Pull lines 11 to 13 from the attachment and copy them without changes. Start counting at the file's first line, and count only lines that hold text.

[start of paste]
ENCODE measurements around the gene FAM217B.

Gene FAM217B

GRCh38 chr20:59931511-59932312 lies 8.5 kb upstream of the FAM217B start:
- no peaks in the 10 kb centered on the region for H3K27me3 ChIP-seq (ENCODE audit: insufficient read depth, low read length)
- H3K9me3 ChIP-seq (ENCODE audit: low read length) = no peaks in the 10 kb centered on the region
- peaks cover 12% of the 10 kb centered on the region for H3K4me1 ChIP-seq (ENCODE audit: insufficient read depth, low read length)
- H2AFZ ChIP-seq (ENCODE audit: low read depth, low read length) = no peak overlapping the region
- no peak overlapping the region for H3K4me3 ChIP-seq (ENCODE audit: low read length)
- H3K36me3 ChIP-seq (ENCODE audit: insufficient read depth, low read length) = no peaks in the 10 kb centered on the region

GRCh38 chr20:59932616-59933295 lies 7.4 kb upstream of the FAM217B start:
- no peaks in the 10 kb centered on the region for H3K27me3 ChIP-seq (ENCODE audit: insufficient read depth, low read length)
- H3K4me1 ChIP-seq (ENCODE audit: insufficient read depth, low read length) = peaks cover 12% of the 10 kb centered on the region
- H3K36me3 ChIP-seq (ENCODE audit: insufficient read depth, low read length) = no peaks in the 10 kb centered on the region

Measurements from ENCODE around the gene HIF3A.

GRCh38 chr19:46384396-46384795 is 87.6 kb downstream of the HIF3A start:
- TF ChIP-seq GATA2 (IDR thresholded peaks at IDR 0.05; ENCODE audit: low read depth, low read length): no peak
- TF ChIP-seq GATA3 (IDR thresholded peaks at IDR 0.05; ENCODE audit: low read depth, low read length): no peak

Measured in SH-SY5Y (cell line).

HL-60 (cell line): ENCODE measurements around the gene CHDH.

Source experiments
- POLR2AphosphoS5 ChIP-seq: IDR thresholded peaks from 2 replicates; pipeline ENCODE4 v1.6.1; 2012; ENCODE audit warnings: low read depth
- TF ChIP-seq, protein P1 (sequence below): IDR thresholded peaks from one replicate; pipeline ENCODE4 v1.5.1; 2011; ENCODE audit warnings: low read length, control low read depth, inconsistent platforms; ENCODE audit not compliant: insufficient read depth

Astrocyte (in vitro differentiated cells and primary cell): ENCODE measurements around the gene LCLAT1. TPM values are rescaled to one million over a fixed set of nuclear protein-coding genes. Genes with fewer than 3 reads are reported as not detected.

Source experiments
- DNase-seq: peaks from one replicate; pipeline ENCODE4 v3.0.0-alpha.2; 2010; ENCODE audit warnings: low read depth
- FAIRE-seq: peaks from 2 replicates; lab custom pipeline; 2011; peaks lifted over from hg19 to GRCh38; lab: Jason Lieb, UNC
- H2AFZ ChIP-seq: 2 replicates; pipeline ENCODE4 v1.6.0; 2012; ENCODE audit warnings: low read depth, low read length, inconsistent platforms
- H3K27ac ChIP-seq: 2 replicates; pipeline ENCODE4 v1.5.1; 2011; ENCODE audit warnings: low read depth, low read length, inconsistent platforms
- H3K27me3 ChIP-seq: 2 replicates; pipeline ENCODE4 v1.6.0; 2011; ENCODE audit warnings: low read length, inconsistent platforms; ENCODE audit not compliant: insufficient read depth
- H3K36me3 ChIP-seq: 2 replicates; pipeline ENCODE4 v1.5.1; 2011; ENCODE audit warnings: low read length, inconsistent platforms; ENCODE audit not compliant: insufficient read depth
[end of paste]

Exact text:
- no peaks in the 10 kb centered on the region for H3K27me3 ChIP-seq (ENCODE audit: insufficient read depth, low read length)
- H3K4me1 ChIP-seq (ENCODE audit: insufficient read depth, low read length) = peaks cover 12% of the 10 kb centered on the region
- H3K36me3 ChIP-seq (ENCODE audit: insufficient read depth, low read length) = no peaks in the 10 kb centered on the region